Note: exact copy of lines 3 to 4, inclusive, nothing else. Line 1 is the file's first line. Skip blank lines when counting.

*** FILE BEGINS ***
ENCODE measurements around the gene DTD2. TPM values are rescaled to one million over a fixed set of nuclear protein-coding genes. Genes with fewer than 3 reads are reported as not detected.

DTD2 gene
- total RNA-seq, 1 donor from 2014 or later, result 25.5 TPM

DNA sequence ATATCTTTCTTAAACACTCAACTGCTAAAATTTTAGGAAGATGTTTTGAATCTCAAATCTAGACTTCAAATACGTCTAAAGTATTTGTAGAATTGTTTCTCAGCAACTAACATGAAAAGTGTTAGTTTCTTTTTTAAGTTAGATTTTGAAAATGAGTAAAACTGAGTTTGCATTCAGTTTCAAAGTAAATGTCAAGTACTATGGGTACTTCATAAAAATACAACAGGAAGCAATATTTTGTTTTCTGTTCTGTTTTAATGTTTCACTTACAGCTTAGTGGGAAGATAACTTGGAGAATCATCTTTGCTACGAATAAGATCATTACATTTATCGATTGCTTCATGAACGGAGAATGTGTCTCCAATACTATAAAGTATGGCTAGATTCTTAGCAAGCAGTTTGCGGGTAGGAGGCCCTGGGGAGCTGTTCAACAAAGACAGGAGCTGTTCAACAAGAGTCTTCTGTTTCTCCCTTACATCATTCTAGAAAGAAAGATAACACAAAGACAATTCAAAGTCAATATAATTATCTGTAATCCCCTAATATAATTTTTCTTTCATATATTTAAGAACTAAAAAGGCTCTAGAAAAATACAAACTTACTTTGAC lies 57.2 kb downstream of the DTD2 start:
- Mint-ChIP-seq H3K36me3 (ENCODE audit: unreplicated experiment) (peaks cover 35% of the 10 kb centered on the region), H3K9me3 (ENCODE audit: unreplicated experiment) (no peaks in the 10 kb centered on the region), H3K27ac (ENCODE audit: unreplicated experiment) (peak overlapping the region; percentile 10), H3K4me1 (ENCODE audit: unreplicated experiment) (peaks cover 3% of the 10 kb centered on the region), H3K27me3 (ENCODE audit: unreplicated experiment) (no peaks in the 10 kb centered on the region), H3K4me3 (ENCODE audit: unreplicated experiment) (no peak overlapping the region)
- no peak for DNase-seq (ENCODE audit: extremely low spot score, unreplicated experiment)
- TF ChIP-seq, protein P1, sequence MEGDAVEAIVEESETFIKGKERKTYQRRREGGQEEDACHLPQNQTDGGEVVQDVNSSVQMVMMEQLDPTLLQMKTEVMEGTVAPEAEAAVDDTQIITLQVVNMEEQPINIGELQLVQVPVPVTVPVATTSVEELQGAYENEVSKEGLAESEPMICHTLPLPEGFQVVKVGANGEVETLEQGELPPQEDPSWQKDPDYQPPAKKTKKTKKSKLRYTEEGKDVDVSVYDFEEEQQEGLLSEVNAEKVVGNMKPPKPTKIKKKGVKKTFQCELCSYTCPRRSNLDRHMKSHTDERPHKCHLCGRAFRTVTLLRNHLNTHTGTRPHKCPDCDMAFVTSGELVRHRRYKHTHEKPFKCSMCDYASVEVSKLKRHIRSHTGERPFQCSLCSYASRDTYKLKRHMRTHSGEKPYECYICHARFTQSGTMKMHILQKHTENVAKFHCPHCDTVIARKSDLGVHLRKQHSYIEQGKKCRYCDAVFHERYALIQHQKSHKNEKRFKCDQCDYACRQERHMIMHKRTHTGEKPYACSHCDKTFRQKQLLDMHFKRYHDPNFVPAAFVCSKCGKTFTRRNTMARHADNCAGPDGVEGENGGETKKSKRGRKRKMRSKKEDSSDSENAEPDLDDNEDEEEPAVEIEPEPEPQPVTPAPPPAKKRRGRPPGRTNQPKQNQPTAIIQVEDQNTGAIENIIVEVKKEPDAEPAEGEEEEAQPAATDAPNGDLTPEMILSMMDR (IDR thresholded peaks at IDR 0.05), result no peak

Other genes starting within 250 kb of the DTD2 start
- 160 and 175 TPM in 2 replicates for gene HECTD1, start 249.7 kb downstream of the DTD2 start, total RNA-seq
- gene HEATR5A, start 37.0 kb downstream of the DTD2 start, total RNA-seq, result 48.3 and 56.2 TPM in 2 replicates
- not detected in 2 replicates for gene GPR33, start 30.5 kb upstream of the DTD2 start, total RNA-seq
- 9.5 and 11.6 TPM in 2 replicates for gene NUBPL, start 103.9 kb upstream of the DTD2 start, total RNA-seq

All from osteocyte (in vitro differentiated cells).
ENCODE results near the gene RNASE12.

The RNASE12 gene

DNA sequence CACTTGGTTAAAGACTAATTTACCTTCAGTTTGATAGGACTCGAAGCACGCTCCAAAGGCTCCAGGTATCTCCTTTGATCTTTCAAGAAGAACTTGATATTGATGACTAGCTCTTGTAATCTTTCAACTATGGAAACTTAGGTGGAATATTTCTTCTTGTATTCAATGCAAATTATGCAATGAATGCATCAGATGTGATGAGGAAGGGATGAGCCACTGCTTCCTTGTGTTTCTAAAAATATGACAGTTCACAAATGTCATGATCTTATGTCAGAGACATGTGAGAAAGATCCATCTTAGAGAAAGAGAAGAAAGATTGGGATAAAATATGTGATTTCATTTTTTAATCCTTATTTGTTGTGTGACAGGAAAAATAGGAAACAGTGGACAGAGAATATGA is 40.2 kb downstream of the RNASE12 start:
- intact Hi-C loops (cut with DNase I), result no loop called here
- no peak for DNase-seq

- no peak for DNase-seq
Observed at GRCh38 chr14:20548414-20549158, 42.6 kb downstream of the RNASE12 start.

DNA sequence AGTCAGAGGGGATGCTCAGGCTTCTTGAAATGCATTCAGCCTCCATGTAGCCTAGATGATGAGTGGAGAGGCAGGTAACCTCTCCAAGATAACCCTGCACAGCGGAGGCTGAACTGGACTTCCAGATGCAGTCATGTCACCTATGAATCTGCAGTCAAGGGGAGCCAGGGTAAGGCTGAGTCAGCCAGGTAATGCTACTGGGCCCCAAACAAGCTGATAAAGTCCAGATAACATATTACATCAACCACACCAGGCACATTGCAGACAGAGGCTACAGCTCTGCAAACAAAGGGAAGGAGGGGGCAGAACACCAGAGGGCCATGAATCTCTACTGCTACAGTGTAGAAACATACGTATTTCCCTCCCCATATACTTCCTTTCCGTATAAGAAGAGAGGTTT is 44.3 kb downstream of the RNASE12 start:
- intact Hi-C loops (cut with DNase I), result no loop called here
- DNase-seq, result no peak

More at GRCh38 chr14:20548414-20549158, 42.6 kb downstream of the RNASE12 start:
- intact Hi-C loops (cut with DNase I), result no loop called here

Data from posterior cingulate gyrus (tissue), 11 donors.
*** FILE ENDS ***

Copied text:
- total RNA-seq, 1 donor from 2014 or later, result 25.5 TPM

DNA sequence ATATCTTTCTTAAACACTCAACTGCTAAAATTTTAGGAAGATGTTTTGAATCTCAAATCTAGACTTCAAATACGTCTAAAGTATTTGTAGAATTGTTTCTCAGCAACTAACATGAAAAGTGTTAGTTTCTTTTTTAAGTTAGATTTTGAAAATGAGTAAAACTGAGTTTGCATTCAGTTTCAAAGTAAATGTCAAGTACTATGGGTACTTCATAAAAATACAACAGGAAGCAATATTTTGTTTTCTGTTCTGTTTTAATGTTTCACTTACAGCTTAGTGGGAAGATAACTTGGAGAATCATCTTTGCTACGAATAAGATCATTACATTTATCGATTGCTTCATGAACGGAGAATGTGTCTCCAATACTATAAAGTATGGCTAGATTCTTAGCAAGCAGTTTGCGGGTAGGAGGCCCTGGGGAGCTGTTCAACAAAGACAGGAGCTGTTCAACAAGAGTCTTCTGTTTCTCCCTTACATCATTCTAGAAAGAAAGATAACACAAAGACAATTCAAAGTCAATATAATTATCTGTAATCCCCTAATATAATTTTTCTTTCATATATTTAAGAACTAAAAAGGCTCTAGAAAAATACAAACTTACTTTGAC lies 57.2 kb downstream of the DTD2 start: